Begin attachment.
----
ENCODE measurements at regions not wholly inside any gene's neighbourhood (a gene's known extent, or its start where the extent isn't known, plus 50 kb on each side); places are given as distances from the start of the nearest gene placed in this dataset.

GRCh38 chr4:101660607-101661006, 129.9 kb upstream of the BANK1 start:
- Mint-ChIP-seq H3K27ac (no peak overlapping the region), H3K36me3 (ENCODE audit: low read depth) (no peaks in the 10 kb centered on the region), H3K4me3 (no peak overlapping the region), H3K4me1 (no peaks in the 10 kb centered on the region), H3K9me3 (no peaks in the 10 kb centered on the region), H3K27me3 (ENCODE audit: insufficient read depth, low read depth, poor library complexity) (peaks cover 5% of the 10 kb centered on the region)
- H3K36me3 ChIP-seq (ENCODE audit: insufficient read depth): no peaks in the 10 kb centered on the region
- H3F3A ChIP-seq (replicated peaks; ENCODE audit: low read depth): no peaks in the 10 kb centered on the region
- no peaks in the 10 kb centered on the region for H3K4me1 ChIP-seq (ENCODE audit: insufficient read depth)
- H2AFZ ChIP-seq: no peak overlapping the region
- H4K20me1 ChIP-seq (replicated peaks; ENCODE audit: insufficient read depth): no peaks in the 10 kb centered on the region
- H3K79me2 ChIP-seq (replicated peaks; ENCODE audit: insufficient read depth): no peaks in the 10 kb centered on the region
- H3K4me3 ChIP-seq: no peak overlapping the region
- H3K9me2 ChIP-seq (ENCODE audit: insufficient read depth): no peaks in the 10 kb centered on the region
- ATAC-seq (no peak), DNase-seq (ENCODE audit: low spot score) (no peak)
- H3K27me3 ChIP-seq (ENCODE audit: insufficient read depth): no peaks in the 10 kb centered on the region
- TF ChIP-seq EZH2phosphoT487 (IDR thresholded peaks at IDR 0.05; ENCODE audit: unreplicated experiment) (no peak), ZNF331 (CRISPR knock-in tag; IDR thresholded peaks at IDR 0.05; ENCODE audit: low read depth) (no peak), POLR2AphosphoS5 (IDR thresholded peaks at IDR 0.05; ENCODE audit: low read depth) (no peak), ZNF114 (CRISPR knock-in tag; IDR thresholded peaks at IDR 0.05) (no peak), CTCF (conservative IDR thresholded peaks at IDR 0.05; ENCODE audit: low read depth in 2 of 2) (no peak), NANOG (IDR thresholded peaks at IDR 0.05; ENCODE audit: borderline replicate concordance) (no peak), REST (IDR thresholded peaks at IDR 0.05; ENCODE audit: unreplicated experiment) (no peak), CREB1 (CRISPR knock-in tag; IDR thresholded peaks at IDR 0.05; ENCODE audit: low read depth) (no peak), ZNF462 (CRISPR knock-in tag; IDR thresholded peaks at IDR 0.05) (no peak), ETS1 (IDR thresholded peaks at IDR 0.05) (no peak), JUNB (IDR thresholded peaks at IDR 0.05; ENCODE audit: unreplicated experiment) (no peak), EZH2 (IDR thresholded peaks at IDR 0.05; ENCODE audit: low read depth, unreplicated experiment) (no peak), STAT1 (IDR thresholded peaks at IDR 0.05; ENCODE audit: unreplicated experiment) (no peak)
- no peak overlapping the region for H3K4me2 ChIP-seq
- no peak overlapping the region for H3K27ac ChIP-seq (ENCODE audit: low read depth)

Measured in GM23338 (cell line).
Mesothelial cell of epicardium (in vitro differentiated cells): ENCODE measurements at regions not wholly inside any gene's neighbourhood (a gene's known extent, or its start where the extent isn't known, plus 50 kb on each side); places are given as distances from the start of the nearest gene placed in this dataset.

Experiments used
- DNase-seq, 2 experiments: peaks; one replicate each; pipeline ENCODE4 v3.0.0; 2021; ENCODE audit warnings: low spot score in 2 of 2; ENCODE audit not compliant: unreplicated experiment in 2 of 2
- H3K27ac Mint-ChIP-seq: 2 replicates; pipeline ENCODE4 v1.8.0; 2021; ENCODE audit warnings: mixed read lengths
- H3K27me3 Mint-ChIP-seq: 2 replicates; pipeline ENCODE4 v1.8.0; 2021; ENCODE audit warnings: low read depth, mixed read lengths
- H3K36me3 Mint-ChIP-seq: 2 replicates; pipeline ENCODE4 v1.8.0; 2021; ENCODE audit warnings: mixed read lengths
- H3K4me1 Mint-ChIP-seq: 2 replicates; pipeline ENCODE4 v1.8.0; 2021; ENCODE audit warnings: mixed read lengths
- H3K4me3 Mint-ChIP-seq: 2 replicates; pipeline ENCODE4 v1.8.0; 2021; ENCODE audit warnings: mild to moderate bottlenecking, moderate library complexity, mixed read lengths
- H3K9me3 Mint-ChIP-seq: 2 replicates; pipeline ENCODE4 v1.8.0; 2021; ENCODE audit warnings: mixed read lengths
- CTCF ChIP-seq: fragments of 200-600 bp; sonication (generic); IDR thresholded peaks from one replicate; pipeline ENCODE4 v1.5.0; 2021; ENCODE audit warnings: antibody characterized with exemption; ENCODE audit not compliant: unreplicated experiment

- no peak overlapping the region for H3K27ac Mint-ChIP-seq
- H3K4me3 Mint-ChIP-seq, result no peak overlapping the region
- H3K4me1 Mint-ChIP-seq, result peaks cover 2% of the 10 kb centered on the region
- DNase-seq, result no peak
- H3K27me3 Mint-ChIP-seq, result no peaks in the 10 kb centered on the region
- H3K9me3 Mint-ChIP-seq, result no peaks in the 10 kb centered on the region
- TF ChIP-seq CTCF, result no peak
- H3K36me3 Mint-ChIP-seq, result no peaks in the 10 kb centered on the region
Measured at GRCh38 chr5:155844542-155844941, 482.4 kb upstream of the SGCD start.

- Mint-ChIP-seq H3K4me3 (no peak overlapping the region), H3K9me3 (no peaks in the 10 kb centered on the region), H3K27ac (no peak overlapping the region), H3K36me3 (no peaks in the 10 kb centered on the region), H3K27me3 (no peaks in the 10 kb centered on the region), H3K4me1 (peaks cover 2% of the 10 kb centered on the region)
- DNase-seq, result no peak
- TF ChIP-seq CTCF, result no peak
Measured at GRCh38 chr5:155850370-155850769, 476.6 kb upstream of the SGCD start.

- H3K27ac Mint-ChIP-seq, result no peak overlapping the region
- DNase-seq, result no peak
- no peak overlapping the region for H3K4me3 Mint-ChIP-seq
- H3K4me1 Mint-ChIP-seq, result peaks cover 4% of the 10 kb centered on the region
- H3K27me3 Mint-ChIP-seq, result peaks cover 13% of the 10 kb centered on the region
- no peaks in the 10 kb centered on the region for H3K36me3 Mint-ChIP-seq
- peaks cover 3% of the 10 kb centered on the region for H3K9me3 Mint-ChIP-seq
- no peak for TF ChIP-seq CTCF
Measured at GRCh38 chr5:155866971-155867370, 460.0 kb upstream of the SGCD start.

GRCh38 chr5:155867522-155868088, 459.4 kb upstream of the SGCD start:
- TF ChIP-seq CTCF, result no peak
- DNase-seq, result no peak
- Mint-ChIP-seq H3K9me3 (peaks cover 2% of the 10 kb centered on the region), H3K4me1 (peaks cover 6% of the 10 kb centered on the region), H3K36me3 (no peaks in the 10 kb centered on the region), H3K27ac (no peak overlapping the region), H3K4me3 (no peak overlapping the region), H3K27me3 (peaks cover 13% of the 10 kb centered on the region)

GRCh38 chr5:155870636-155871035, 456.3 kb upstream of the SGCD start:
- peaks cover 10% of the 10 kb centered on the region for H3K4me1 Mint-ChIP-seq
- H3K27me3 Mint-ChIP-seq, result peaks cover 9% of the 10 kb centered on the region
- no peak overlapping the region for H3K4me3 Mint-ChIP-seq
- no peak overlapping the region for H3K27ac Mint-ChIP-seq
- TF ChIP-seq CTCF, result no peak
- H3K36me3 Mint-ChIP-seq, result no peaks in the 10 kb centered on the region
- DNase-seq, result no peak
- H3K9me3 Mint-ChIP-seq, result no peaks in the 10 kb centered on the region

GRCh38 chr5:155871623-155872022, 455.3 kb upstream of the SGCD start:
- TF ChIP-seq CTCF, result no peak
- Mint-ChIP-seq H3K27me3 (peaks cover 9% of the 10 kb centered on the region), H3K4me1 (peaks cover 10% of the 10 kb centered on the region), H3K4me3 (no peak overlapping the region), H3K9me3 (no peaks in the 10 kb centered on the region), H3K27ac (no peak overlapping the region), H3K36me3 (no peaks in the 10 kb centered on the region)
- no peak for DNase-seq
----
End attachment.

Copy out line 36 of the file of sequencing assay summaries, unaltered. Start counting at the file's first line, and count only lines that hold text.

Measured at GRCh38 chr5:155844542-155844941, 482.4 kb upstream of the SGCD start.